Senator Chuck Grassley’s floor speech
The problem we face with Mr. Lew’s nomination is that the Senate does not have answers to basic factual questions about Mr. Lew. How can we make an informed choice on his nomination? For example, when Mr. Lew worked at tax-exempt New York University, he was given a subsidized $1.4 million mortgage. Now, Mr. Lew claims that he cannot remember the interest rate he paid on his $1.4 million mortgage that tax-exempt New York University gave him. Does this pass the laugh test? . . .
When Mr. Lew was executive vice president of NYU, the school received kickbacks on student loans from Citigroup C -0.38% . Then, Mr. Lew went to work for Citigroup. When I asked Mr. Lew if he had any conversations with Citigroup about these kickbacks while he was at NYU, he once again “could not recall.” . . .
In the past, the President has railed against the “fat cats” on Wall Street. Today, the President nominates a man who took a bonus from a bailed-out financially insolvent bank. The President has constantly complained about the high cost of college tuition. While Mr. Lew was at NYU, the University increased tuition nearly 40 percent while he was getting paid more than NYU’s President.
In the not so distant past, President Obama called the Ugland House “the biggest tax scam in the world.” Today he nominates a man who invested there. In fact, the President has repeatedly railed against the Cayman Islands and Cayman Islands investments. Mr. Lew is a serial Cayman Islands investor. On his watch, Citigroup invested money there, NYU invested money there, and he invested his own money there.
The WSJ wryly noted Lew’s confirmation as good news:
…there is a silver lining. His support from every Democrat (save Vermont Independent Bernie Sanders) sets a new standard that renders irrelevant a decade of Democratic political campaigns. Such as:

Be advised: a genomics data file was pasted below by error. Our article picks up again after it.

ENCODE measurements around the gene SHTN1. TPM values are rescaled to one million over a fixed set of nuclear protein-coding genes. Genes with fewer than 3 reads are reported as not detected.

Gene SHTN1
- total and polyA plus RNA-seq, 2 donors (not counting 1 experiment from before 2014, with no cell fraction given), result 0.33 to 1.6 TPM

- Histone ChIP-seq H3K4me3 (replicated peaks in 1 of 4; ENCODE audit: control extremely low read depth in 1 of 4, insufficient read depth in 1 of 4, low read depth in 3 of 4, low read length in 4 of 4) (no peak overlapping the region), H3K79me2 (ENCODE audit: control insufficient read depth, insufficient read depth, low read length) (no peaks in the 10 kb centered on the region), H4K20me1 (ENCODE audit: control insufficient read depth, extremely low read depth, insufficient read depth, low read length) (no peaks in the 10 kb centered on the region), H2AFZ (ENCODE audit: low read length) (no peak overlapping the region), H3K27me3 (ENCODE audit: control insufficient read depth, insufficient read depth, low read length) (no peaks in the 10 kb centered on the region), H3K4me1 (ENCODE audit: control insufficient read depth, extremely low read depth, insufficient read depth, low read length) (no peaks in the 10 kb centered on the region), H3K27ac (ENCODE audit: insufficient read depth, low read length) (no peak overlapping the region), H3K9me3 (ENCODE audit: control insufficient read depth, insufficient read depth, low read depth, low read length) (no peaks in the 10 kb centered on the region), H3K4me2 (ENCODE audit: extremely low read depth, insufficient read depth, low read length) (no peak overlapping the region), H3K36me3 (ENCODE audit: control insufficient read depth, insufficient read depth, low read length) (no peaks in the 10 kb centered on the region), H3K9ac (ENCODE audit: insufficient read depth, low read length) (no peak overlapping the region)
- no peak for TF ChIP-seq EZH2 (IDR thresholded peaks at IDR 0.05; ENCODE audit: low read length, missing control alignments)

• Investment accounts in the Cayman Islands are no longer evil tax havens. Now they are a form of prudent investor diversification. Tax lawyers everywhere want to thank Senate Finance Chairman Max Baucus for his new forbearance.
• Poorly disclosed executive compensation is no longer a plague on profit-making businesses. It’s now “not uncommon for large organizations,” as New York University explained Mr. Lew’s $685,000 severance payment for leaving the school to join the paupers on Wall Street.
The New York Times reported Tuesday that this severance “payment was not disclosed in the university’s publicly available tax records.” This is true, but it’s odd because NYU told us last week that Mr. Lew’s compensation was reported in the school’s IRS filings. The school’s policy, clearly stated on its website under the headline “No Severance Pay,” says no one who resigns voluntarily receives such a payment. But Mr. Lew did.
• Corporate jet rides? They’re now a necessary perk that former Democratic Treasury Secretary Robert Rubin is allowed to bestow on his political protégés.
• And private lending in the student-loan market—featuring what liberals used to call “kickbacks” to colleges—is now officially acceptable in President Obama’s Washington. Mr. Lew was at NYU when the school made Citigroup, C -0.31% his future employer, its preferred lender in return for a 0.25% share of each loan.
• Perhaps those who still have jobs on Wall Street can also take heart that Mr. Lew’s ascension might mark the end of Washington’s banker-bashing. Having been present at the meltdown of Citigroup’s mortgage investment arm, Mr. Lew will no doubt understand that failure happens in finance and it’s not usually a crime.